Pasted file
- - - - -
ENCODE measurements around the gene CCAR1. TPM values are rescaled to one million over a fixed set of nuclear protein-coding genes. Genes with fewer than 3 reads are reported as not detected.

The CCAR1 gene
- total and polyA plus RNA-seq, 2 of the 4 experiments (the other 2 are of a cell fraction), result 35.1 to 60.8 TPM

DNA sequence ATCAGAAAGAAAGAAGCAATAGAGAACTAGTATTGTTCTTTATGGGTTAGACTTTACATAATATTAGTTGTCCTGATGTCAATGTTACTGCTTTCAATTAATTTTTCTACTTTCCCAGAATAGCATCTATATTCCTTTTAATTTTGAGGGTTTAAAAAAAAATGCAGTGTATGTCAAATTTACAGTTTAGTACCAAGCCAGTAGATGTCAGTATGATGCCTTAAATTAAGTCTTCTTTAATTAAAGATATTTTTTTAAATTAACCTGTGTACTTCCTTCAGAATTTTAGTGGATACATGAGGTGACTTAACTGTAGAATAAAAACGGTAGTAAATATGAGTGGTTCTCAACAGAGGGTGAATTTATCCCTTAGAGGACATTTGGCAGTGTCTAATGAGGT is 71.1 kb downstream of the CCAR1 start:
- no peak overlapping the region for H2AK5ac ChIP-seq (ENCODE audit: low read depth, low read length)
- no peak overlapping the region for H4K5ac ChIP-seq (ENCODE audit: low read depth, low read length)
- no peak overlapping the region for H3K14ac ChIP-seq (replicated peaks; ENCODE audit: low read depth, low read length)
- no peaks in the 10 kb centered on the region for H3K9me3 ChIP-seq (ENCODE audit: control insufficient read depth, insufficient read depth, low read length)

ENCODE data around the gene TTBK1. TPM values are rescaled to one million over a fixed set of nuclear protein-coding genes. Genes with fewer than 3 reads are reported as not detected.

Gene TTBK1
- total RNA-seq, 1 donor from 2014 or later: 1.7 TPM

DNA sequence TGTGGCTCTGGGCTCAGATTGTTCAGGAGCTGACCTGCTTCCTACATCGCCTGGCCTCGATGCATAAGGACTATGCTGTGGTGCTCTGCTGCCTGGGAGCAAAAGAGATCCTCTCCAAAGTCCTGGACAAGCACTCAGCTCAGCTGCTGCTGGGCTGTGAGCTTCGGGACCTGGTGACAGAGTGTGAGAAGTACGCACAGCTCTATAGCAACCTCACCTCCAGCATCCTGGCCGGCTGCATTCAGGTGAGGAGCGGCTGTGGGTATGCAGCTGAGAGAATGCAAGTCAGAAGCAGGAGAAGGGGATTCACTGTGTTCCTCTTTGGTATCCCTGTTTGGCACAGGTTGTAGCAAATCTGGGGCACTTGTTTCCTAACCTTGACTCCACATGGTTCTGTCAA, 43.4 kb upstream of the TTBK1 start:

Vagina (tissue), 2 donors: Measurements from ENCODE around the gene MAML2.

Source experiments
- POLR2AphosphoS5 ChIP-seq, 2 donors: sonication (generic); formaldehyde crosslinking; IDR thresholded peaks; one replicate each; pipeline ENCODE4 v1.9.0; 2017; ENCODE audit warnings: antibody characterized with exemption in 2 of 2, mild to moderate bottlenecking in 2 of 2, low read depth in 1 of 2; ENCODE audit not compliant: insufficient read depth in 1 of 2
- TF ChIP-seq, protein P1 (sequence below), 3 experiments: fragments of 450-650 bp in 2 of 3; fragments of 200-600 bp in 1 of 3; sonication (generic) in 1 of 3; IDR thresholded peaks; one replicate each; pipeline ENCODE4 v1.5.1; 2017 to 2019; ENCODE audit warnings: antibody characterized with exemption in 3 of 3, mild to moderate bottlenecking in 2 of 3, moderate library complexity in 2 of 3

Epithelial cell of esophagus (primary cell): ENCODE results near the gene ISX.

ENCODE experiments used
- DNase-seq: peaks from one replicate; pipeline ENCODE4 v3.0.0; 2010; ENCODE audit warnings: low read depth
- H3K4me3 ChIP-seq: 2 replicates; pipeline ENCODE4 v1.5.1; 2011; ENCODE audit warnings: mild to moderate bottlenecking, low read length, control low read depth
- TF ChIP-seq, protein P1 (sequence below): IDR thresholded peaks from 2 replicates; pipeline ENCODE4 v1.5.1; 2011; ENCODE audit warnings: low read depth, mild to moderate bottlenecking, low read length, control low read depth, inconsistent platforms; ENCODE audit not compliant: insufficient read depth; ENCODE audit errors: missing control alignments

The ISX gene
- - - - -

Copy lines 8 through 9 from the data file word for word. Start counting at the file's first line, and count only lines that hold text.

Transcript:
- no peaks in the 10 kb centered on the region for H3K9me3 ChIP-seq (ENCODE audit: control insufficient read depth, insufficient read depth, low read length)

ENCODE data around the gene TTBK1. TPM values are rescaled to one million over a fixed set of nuclear protein-coding genes. Genes with fewer than 3 reads are reported as not detected.